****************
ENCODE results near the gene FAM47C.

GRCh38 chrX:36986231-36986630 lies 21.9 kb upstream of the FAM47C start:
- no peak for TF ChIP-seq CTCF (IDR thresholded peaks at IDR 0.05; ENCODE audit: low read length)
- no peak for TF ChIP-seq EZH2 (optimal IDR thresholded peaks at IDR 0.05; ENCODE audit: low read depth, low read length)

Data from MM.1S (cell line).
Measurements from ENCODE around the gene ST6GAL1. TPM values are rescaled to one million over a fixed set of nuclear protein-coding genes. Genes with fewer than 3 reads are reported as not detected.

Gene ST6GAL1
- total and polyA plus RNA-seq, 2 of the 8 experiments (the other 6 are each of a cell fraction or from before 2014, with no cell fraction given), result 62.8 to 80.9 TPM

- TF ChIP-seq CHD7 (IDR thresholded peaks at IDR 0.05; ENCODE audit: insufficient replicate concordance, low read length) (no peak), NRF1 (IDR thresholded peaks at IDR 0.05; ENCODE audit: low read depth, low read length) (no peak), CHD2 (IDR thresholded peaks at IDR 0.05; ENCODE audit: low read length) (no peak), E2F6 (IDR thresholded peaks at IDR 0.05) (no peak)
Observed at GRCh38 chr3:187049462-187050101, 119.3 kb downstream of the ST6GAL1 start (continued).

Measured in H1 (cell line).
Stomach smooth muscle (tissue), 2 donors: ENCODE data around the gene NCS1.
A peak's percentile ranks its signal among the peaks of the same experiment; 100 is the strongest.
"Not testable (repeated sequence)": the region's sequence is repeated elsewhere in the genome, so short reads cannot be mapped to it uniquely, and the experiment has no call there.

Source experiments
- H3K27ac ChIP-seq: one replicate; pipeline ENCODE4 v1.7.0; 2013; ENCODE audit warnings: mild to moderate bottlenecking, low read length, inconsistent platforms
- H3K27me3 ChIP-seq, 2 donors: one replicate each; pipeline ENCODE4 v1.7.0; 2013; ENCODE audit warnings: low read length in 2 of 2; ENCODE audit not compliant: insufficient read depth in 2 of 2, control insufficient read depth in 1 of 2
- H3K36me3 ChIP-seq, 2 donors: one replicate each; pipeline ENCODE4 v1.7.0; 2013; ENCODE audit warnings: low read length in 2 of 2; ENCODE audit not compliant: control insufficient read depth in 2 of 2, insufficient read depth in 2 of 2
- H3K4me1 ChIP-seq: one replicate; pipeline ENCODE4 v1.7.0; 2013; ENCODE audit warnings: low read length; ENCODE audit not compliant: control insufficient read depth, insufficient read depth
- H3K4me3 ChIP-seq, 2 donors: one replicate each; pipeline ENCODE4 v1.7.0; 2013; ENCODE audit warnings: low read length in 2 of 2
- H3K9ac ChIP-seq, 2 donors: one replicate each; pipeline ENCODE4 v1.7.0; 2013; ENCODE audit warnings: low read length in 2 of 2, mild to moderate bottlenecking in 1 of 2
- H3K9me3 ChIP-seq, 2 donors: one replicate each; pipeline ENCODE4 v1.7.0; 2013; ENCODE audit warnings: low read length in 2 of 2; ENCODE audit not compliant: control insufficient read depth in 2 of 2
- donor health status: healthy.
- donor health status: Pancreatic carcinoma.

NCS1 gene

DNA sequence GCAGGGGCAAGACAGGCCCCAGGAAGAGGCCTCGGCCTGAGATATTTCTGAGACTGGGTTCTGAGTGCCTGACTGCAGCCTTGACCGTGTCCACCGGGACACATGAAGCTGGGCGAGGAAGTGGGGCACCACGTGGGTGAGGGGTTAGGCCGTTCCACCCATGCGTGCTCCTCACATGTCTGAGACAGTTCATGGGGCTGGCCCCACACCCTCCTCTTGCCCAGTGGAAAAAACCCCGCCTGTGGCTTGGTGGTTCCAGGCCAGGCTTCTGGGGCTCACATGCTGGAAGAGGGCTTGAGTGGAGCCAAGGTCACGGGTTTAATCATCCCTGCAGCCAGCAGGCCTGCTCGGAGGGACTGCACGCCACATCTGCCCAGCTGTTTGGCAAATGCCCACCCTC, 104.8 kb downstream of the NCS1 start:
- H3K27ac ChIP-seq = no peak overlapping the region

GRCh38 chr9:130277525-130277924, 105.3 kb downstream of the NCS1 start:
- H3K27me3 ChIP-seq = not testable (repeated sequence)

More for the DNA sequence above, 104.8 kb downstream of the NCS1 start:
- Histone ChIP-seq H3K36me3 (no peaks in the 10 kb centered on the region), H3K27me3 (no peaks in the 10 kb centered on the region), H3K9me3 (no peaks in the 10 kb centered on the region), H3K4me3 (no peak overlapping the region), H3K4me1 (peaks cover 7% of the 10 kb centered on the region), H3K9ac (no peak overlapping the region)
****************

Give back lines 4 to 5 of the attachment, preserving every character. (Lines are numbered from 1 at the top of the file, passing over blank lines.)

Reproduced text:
- no peak for TF ChIP-seq EZH2 (optimal IDR thresholded peaks at IDR 0.05; ENCODE audit: low read depth, low read length)

Data from MM.1S (cell line).